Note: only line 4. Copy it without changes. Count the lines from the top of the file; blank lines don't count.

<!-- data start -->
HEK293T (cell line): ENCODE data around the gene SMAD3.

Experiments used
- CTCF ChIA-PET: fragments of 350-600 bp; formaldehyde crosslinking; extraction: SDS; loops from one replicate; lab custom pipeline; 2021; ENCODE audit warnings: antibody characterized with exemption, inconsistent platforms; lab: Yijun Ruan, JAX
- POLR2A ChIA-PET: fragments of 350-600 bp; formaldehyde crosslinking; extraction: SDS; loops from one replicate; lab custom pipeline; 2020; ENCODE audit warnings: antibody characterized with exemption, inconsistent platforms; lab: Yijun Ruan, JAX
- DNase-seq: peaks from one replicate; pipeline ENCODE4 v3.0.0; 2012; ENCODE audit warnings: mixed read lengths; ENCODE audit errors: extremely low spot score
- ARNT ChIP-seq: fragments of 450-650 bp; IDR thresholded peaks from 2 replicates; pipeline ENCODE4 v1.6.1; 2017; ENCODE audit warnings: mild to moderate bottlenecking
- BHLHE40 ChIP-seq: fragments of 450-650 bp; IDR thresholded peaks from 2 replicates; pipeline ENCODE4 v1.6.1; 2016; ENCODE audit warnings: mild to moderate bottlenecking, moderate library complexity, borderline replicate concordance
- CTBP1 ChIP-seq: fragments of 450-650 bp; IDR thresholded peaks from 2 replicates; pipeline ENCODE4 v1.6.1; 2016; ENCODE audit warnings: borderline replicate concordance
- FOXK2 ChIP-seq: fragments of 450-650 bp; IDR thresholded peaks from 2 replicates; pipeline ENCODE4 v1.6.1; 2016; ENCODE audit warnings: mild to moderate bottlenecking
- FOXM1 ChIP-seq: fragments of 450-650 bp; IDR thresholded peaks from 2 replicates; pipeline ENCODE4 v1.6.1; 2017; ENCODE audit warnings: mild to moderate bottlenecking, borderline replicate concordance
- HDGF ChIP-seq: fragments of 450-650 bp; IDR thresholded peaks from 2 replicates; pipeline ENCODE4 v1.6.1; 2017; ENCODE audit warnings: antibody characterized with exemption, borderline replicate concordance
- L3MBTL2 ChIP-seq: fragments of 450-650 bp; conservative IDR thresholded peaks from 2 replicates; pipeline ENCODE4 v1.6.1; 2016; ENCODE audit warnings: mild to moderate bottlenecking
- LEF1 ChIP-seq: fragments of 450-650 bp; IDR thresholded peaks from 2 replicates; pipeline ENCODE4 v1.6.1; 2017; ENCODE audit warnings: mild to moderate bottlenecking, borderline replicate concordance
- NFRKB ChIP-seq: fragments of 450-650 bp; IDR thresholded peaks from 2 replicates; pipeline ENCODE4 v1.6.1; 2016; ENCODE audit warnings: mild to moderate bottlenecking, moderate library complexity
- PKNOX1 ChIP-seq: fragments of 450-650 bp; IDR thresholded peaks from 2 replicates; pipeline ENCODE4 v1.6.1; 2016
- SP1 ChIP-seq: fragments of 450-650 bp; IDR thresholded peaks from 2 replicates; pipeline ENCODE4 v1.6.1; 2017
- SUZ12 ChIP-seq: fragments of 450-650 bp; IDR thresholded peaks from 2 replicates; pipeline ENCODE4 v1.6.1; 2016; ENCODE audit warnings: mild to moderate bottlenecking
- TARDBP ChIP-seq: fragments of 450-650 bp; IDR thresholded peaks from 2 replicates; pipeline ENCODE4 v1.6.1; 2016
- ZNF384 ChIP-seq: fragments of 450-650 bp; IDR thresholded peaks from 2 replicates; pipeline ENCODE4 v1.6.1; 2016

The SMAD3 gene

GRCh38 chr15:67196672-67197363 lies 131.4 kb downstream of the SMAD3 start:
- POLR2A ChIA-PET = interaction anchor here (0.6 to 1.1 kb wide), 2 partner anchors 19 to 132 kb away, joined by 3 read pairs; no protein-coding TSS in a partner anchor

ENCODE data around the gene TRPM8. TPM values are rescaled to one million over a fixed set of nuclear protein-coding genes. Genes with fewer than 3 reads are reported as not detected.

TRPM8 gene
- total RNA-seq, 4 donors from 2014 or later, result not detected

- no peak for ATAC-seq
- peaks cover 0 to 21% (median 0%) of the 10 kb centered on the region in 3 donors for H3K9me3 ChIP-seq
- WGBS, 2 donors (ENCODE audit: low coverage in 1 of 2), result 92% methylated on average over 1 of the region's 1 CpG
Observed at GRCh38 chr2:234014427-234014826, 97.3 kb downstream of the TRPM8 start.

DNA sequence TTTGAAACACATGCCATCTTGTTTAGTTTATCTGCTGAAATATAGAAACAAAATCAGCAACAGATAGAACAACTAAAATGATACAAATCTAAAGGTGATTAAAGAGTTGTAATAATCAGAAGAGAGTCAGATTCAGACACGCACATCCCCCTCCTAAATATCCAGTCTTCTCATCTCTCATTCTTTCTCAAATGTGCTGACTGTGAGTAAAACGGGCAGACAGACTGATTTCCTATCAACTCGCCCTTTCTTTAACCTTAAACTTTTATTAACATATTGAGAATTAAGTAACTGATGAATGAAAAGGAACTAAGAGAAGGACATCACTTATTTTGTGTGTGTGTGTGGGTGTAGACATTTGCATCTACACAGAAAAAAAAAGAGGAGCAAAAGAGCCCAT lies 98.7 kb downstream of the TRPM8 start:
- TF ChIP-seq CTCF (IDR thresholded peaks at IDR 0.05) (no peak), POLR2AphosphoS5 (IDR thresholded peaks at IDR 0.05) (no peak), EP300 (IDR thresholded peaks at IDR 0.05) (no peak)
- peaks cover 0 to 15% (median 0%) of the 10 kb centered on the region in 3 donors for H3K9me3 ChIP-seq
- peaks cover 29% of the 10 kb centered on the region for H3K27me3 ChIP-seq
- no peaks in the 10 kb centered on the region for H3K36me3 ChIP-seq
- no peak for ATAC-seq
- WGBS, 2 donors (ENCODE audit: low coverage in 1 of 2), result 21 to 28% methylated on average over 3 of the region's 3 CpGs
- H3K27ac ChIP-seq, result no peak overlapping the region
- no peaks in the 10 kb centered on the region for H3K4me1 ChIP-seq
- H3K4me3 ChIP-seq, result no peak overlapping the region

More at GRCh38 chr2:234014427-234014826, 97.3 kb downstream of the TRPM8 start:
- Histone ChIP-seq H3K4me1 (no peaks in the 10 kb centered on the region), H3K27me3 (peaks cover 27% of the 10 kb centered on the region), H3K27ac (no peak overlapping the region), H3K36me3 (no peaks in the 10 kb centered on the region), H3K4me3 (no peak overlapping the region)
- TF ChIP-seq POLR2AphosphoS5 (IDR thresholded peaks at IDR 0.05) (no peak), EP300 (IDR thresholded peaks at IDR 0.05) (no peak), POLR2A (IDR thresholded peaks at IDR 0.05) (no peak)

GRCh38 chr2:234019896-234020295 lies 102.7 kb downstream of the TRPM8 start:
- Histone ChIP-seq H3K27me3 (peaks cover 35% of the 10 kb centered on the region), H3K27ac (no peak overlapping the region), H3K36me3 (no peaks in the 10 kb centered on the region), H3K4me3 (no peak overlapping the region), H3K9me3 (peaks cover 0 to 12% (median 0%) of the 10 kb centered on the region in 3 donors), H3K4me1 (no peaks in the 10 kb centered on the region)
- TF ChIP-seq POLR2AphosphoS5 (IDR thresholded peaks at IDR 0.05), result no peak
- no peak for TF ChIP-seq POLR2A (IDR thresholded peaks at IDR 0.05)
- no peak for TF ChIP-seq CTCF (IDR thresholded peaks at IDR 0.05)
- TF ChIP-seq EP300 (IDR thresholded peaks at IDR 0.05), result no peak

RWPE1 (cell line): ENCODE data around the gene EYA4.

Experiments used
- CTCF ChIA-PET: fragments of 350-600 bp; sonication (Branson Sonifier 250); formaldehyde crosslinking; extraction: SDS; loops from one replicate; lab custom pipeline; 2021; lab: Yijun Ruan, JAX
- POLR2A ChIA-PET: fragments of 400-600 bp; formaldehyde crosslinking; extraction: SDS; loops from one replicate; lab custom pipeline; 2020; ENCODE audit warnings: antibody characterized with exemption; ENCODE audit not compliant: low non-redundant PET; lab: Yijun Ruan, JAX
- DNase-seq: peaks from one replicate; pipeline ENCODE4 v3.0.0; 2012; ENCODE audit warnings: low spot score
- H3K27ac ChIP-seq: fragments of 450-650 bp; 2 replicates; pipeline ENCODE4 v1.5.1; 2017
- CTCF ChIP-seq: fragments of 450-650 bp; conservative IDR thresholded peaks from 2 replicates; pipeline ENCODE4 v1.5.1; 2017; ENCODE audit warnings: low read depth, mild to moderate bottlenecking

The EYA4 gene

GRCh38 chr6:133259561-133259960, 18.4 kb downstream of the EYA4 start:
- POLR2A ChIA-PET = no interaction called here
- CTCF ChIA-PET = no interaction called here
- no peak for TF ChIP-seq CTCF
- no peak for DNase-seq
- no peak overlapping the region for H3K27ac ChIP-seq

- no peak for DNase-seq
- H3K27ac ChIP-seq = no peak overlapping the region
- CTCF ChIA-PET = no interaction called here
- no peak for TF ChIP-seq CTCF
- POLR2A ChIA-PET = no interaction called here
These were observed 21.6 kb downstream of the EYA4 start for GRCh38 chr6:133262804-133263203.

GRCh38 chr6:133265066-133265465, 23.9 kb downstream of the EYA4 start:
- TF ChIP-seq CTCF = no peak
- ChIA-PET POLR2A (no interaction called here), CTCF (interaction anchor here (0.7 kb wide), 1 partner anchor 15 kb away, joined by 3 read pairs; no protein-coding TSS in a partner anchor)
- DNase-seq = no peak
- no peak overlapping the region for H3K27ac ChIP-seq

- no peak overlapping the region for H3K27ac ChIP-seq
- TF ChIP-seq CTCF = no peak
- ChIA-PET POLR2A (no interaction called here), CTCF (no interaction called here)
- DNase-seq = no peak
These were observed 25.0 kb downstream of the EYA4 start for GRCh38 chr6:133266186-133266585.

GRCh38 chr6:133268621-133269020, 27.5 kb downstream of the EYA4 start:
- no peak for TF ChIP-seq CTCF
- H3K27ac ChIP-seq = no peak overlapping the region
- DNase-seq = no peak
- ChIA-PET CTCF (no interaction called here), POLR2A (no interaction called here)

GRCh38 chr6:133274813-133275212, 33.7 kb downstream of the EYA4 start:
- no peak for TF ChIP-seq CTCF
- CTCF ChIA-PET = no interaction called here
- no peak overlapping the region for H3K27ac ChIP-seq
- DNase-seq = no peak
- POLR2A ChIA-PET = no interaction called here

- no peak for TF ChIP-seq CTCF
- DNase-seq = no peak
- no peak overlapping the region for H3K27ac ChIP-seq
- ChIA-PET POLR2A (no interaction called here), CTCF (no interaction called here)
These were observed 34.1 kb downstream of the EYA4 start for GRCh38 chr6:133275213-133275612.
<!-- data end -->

- POLR2A ChIA-PET: fragments of 350-600 bp; formaldehyde crosslinking; extraction: SDS; loops from one replicate; lab custom pipeline; 2020; ENCODE audit warnings: antibody characterized with exemption, inconsistent platforms; lab: Yijun Ruan, JAX